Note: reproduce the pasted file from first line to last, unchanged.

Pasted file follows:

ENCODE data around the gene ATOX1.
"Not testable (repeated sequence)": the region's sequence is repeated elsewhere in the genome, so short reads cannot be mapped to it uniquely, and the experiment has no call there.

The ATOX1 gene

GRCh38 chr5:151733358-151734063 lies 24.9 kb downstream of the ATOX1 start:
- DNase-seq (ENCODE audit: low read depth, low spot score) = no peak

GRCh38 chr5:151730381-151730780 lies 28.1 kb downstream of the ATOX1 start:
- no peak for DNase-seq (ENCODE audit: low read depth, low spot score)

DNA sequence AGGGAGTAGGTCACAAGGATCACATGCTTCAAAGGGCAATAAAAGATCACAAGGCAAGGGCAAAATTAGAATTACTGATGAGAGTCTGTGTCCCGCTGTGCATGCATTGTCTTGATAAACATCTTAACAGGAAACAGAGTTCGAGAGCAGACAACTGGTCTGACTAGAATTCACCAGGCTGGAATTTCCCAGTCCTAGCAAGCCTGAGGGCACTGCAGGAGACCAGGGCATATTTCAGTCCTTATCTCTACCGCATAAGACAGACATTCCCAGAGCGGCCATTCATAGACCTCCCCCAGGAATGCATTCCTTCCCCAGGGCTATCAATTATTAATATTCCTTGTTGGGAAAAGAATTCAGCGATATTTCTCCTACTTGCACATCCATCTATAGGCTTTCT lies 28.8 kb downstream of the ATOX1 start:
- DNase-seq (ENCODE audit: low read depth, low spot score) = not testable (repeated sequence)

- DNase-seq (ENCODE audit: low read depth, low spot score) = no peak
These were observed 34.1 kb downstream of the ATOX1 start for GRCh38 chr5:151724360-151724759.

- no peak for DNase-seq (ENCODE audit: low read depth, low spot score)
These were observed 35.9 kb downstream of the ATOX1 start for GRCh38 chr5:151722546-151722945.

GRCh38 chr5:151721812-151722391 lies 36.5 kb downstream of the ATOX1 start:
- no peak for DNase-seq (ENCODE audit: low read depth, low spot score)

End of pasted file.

ENCODE data around the gene ATOX1.
"Not testable (repeated sequence)": the region's sequence is repeated elsewhere in the genome, so short reads cannot be mapped to it uniquely, and the experiment has no call there.

The ATOX1 gene

GRCh38 chr5:151733358-151734063 lies 24.9 kb downstream of the ATOX1 start:
- DNase-seq (ENCODE audit: low read depth, low spot score) = no peak

GRCh38 chr5:151730381-151730780 lies 28.1 kb downstream of the ATOX1 start:
- no peak for DNase-seq (ENCODE audit: low read depth, low spot score)

DNA sequence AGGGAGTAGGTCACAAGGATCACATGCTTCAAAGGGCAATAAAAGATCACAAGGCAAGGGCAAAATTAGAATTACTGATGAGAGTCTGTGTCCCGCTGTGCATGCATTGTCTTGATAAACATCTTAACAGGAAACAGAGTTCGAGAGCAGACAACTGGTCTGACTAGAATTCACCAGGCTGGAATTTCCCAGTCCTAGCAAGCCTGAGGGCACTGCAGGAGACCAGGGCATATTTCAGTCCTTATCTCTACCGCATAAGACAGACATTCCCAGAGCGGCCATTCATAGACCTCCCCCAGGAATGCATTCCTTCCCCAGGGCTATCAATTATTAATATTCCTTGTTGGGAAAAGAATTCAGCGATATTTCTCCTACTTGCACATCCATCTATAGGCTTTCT lies 28.8 kb downstream of the ATOX1 start:
- DNase-seq (ENCODE audit: low read depth, low spot score) = not testable (repeated sequence)

- DNase-seq (ENCODE audit: low read depth, low spot score) = no peak
These were observed 34.1 kb downstream of the ATOX1 start for GRCh38 chr5:151724360-151724759.

- no peak for DNase-seq (ENCODE audit: low read depth, low spot score)
These were observed 35.9 kb downstream of the ATOX1 start for GRCh38 chr5:151722546-151722945.

GRCh38 chr5:151721812-151722391 lies 36.5 kb downstream of the ATOX1 start:
- no peak for DNase-seq (ENCODE audit: low read depth, low spot score)